In a year’s time, Americans will be deciding if they are ready to give President Obama another term in the White House. The present trends do not favor Obama but the Republicans have not found a good candidate yet. Whatever happens, the United States is moving deeply into an election cycle will affect American international behavior and therefore the international system. The United States remains the center of gravity of the international system. The sheer size of its economy (regardless of its growth rate) and the power of its military (regardless of its current problems) make the United States unique. Even more important, no single leader of the world is as significant, for good or bad, as the American President. That makes the American presidency, in its broadest sense, a matter that cannot be ignored in examining the international system.
All US presidents live within the framework in which Barack Obama is now operating. First, no President begins with a clean slate. All begin with the unfinished work of the prior administration. Thus, George W Bush began his presidency with an al Qaeda whose planning and implementation for 9/11 was already well underway. Some of the al Qaeda operatives who would die in the attack were already in the country. So, like all of his predecessors, Obama assumed the presidency with his agenda already laid out.
Obama had a unique set of problems. The first was his agenda, which focused on ending the Iraq war and reversing social policies in place since Ronald Reagan became President in 1981. By the time Obama entered office, the process of withdrawal from Iraq was under way, which gave him the option of shifting the terminal date. The historic reversal that he wanted to execute, starting with healthcare reform, confronted the realities of September 2008 and the American financial crisis. His Iraq policy was in place by Inauguration Day while his social programs were colliding with the financial crisis.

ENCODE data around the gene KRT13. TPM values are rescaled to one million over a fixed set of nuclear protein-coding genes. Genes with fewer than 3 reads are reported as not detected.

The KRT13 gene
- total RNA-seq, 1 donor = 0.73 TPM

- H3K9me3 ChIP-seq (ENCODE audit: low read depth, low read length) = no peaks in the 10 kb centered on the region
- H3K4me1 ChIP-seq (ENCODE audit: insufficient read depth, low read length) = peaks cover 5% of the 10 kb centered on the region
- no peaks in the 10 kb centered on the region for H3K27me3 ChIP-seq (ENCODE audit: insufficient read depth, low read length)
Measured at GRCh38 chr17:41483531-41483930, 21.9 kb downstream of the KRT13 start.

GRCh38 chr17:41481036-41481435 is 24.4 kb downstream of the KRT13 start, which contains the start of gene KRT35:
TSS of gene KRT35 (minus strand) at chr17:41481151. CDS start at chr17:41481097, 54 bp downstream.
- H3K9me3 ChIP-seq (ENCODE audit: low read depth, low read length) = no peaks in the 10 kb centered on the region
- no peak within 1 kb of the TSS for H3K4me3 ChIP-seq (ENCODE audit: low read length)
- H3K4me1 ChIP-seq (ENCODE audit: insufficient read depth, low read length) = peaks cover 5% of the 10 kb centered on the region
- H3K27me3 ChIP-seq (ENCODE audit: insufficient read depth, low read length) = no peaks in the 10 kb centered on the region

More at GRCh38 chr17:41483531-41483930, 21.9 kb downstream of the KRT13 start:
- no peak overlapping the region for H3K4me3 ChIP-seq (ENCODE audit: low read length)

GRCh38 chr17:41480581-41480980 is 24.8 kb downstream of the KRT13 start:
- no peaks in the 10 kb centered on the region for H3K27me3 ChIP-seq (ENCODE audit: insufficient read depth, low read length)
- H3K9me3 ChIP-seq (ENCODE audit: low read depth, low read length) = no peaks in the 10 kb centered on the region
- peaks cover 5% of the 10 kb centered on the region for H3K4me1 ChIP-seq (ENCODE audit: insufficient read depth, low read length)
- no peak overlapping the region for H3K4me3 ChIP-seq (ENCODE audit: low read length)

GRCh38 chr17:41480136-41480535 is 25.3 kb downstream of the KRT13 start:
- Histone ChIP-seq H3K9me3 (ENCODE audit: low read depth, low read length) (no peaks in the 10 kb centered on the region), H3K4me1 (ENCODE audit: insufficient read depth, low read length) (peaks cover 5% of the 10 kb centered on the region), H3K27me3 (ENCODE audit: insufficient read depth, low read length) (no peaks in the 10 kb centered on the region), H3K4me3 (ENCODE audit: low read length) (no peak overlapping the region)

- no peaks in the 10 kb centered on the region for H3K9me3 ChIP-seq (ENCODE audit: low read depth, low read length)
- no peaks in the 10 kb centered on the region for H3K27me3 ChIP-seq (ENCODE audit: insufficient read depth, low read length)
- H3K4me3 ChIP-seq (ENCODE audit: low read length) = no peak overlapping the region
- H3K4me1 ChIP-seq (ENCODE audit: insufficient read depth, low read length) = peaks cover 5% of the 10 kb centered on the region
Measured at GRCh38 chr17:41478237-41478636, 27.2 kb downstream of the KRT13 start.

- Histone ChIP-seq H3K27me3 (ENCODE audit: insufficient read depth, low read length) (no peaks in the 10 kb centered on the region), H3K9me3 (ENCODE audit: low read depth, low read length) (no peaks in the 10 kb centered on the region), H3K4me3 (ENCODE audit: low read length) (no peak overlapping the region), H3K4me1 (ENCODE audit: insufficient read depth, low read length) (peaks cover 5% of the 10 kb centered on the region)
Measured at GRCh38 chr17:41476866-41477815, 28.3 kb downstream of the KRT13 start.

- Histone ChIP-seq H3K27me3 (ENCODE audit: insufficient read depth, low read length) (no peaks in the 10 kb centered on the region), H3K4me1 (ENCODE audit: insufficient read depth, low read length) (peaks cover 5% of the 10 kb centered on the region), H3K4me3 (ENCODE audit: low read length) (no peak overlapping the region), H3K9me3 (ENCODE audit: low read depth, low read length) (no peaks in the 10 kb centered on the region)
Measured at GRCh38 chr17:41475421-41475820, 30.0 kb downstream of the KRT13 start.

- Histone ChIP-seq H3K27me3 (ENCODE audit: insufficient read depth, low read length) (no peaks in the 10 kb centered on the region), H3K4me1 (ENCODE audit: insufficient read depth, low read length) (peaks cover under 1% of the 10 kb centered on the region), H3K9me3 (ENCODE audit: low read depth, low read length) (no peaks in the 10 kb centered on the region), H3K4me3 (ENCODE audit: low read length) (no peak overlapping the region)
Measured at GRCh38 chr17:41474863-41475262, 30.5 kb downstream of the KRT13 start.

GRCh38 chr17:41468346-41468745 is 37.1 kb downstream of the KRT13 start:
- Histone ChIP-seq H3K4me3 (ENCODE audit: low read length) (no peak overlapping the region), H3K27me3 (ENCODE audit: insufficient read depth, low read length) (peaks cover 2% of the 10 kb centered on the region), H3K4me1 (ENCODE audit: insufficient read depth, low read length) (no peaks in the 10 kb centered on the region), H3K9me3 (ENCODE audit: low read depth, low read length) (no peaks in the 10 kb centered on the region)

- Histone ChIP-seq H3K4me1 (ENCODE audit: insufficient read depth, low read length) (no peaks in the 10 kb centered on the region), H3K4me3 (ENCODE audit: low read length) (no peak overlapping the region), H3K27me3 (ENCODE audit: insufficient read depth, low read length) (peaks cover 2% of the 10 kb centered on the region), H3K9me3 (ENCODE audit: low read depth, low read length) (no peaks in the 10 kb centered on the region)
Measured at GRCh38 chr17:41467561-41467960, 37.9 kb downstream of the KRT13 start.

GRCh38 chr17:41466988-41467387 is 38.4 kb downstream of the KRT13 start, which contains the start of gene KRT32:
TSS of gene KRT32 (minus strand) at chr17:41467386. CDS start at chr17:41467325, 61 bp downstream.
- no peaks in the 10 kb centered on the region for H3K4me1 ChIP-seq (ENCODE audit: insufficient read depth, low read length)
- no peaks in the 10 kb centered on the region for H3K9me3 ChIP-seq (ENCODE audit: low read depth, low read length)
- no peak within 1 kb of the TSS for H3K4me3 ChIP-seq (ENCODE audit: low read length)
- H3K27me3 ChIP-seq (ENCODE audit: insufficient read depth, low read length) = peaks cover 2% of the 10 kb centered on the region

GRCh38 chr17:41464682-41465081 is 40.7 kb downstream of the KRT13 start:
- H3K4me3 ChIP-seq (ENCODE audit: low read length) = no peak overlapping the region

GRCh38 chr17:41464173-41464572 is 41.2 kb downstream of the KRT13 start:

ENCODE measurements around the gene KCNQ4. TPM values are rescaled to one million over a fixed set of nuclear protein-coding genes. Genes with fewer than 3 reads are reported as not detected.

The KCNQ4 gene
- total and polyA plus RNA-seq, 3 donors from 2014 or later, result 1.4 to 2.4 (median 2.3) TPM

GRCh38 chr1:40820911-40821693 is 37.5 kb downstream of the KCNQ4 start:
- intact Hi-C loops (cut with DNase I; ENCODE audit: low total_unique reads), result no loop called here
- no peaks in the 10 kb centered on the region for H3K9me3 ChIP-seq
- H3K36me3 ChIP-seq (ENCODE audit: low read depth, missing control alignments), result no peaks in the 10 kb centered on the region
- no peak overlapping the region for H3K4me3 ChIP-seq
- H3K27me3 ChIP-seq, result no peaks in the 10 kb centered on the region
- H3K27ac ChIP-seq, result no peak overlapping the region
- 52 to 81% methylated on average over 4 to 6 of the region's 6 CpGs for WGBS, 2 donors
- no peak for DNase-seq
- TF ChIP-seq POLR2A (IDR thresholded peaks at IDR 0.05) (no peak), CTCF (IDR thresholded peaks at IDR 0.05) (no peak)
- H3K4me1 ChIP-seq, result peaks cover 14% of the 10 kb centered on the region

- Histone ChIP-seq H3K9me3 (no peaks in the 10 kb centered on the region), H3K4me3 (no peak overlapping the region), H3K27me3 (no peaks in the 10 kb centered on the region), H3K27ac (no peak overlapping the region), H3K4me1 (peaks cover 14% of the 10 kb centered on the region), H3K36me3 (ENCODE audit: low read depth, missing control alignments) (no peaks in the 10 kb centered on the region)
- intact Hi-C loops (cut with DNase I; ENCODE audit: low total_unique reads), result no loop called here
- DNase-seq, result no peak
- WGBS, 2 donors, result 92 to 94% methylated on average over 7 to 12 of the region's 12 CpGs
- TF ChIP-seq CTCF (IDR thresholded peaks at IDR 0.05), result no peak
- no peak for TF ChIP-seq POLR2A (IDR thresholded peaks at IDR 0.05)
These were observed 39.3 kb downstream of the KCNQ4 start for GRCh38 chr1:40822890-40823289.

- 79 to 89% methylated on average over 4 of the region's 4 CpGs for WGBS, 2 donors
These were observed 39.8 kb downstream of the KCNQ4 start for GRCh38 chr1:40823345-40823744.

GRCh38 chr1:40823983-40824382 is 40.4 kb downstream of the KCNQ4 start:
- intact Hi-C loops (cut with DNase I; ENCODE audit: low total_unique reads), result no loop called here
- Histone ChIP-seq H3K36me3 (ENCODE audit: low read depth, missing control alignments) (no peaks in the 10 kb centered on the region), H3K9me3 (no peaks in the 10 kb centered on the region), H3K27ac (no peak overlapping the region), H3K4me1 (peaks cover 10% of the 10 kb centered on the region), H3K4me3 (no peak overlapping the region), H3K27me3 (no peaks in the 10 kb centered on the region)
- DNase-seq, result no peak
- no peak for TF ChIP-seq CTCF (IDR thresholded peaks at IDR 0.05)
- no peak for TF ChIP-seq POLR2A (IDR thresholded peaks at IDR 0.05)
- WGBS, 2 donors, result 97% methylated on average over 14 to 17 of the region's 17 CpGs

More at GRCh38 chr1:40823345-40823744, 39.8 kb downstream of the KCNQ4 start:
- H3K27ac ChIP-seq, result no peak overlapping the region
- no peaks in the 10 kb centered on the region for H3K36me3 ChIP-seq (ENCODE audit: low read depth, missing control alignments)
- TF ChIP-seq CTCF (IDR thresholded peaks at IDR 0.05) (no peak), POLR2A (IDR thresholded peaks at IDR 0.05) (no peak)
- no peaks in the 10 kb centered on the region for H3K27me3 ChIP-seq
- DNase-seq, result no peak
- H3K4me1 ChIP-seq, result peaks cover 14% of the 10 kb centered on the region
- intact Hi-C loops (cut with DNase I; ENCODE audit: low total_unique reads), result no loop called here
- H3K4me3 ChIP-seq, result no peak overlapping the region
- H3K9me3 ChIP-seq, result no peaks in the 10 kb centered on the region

Obama’s campaign was about more than particular policies. He ran on a platform that famously promised change and hope. His tremendous political achievement was in framing those concepts in such a way that they were interpreted by voters to mean precisely what they wanted them to mean without committing Obama to specific policies. To the anti-war faction it meant that the wars would end. To those concerned about unilateralism it meant that unilateralism would be replaced by multilateralism. To those worried about growing inequality it meant that he would end inequality. To those concerned about industrial jobs going overseas it meant that those jobs would stay in the United States. To those who hated Guantanamo it meant that Guantanamo would be closed.
Obama created a coalition whose expectations of what Obama would do were shaped by them and projected on Obama. In fact, Obama never quite said what his supporters thought he said. His supporters thought they heard that he was anti-war. He never said that. He simply said that he opposed Iraq and thought Afghanistan should be waged. His strategy was to allow his followers to believe what they wanted so long as they voted for him, and they obliged. Now, this is not unique to Obama. It is how presidents get elected. What was unique was how well he did it and the problems it caused once he became President.
It must first be remembered that, contrary to the excitement of the time and faulty memories today, Obama did not win an overwhelming victory. About 47 percent of the public voted for someone other than Obama. It was certainly a solid victory, but it was neither a landslide nor a mandate for his programs. But the excitement generated by his victory created the sense of victory that his numbers didn’t support.
Another problem was that he had no programmatic preparation for the reality he faced. September 2008 changed everything in the sense that it created financial and economic realities that ran counter to the policies he envisioned. He shaped those policies during the primaries and after the convention, and they were based on assumptions that were no longer true after September 2008. Indeed, it could be argued that he was elected because of September 2008. Prior to the meltdown, John McCain had a small lead over Obama, who took over the lead only after the meltdown. Given that the crisis emerged on the Republicans’ watch, this made perfect sense. But shifting policy priorities was hard because of political commitments and inertia and perhaps because the extremities of the crisis were not fully appreciated.